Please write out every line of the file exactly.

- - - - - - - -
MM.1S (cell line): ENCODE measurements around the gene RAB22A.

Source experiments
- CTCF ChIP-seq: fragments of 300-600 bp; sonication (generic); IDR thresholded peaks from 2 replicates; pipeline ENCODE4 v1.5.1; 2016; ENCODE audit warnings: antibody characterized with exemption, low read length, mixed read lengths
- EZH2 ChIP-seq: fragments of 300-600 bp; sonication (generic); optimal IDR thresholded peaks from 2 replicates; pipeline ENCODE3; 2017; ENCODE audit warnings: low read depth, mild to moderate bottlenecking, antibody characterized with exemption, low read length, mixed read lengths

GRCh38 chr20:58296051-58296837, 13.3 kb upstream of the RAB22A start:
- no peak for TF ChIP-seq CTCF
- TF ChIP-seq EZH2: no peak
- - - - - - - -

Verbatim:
MM.1S (cell line): ENCODE measurements around the gene RAB22A.

Source experiments
- CTCF ChIP-seq: fragments of 300-600 bp; sonication (generic); IDR thresholded peaks from 2 replicates; pipeline ENCODE4 v1.5.1; 2016; ENCODE audit warnings: antibody characterized with exemption, low read length, mixed read lengths
- EZH2 ChIP-seq: fragments of 300-600 bp; sonication (generic); optimal IDR thresholded peaks from 2 replicates; pipeline ENCODE3; 2017; ENCODE audit warnings: low read depth, mild to moderate bottlenecking, antibody characterized with exemption, low read length, mixed read lengths

GRCh38 chr20:58296051-58296837, 13.3 kb upstream of the RAB22A start:
- no peak for TF ChIP-seq CTCF
- TF ChIP-seq EZH2: no peak